UWL celebrates national ‘Free Speech Week’ less than one week after chalking incident


Image retrieved from uwlax.edu.

Less than a week after the controversial chalking incident by the University of Wisconsin-La Crosse College Republicans, UWL will take part in the nationwide nonpartisan celebration of freedom of speech and freedom of the press, known as Free Speech Week (FSW).

The first FSW took place in 2003 and was spearheaded by The Media Institute, a nonprofit organization based in Virginia. The purpose of the week is to raise public awareness of the importance of freedom of speech and of a free press in our democracy – and to celebrate that freedom.

The Joint Committee on Free Speech Promotion (JCFSP), created by Chancellor Joe Gow in 2019, has partnered with the Center for Transformative Justice (CFTJ) to purchase licenses so that students may enroll in the self-guided Canvas course, ‘Free Speech in Campus Discourse.’ The course itself was created by the Antidefamation League (ADL) and launches today. Click here to enroll now.

“The freedom of speech and the freedom of exchanging ideas is at the heart of the university’s mission,” said Committee Chairperson and UWL Assistant Professor, Terry Lilley, “The search for truth, justice, and knowledge is vital to freedom of speech, and what this week is all about.”

The committee hopes to lead Free Speech Week on campus, despite their seemingly quiet existence within the university.

“We typically will plan some events or speaking engagements during the week,” said Lilley, “Typically we will also do things in the spring as well.”

This may be the mission of the free speech committee, however many wonder where their presence was last spring amidst the School of Education chalking and rising First Amendment debates.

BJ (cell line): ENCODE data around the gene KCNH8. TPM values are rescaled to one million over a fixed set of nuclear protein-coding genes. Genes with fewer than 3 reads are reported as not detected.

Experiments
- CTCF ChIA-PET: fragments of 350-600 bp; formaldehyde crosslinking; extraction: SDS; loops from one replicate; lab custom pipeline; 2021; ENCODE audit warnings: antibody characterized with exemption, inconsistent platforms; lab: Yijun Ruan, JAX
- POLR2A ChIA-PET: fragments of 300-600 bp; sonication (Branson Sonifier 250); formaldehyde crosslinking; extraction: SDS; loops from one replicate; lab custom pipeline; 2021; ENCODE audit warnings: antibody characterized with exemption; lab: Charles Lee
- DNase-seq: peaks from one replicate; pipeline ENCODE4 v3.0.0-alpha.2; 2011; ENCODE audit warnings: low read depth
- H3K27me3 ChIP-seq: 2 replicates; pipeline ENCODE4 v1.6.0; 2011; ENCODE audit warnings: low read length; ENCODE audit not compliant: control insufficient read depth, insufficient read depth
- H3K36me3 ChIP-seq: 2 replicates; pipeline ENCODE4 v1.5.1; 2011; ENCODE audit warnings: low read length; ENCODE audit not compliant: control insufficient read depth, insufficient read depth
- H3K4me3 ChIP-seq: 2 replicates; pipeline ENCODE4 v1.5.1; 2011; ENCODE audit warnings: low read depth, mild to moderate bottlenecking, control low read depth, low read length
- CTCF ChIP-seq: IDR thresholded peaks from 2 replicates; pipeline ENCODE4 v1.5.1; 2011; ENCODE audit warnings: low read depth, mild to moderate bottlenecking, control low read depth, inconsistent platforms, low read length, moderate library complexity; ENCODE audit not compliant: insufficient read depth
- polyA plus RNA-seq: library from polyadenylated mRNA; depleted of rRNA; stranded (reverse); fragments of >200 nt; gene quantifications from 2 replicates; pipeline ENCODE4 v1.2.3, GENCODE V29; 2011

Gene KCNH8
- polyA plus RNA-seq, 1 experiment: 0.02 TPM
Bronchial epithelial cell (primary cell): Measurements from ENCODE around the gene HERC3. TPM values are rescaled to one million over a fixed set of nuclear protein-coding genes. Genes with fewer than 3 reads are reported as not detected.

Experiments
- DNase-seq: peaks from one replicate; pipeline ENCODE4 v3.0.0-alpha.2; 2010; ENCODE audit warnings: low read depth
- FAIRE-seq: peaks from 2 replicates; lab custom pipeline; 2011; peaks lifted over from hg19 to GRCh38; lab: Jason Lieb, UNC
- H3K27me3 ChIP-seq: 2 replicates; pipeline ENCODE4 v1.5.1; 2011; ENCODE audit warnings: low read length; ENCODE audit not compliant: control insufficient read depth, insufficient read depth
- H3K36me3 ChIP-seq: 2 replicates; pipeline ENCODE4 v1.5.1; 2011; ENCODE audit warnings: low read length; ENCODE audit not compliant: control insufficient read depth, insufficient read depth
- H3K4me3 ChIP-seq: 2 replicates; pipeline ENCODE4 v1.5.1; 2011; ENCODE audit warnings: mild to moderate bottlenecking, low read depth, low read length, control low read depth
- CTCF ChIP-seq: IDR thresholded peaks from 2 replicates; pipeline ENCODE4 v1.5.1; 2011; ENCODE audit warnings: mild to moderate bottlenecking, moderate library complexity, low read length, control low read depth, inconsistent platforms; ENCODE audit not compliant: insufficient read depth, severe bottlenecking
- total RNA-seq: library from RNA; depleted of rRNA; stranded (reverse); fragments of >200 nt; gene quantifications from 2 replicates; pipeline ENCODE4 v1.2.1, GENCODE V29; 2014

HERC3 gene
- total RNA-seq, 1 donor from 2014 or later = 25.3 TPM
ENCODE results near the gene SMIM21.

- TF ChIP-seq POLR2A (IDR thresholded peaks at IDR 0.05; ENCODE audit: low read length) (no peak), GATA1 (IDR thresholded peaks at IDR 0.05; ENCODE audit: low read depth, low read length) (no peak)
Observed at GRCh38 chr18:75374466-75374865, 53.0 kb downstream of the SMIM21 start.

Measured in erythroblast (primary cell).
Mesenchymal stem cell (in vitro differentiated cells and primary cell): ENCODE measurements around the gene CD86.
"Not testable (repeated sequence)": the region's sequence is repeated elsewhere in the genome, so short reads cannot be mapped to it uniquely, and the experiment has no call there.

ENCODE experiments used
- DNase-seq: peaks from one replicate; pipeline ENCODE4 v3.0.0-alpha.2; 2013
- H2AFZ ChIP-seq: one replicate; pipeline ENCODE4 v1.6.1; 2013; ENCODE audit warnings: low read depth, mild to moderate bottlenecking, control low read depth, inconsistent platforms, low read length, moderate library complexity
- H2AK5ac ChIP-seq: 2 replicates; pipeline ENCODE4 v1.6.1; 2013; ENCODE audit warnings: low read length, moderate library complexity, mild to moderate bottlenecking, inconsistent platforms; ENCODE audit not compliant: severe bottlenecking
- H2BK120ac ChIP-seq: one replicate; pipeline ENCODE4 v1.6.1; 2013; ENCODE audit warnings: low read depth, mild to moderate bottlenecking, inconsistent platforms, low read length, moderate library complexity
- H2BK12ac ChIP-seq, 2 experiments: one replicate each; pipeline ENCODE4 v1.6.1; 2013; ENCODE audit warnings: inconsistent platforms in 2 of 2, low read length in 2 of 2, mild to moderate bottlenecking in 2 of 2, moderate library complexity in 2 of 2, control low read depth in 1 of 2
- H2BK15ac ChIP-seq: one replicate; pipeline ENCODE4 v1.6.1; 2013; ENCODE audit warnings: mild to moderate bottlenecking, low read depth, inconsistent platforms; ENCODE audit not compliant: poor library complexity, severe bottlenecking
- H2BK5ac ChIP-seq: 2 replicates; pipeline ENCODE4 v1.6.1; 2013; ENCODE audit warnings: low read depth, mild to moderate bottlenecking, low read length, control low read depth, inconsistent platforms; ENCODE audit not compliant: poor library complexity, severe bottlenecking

Assistant professor of political science and public administration, James Szymalak, is among the skeptics.

“I’ve always questioned the creation of this committee. It grew out of an effort to silence speech,” Szymalak said, referring to the controversial adult-film guest speaker, Nina Hartley, who was invited to speak on campus for Free Speech Week in 2018.

Despite efforts by the committee, the CFTJ, and the ADL to promote Free Speech Week, many question why they chose Canvas as their medium, given that students already occupy most of their time on Canvas for school.

“The ADL material is going to be excellent,” said Szymalak, “I haven’t looked at it but I know their work and I know it’s going to be excellent. However, this is of great interest to me but am I going to go out and do the Canvas course, no.”

The political science professor said he believes more interactive, in-person learning and on-campus activities would prove more effective than a Canvas course, especially coming out of the pandemic during which everything was strictly remote and online.

Szymalak is also concerned about discourse regarding the 2024 presidential election that is on the horizon and said he’s surprised it hasn’t been worse.

“Let’s not waste this opportunity to have a conversation about our chalking policy. At this rate it’s going to keep coming up; so let’s have an inclusive group that comes together and comes up with a more workable policy.”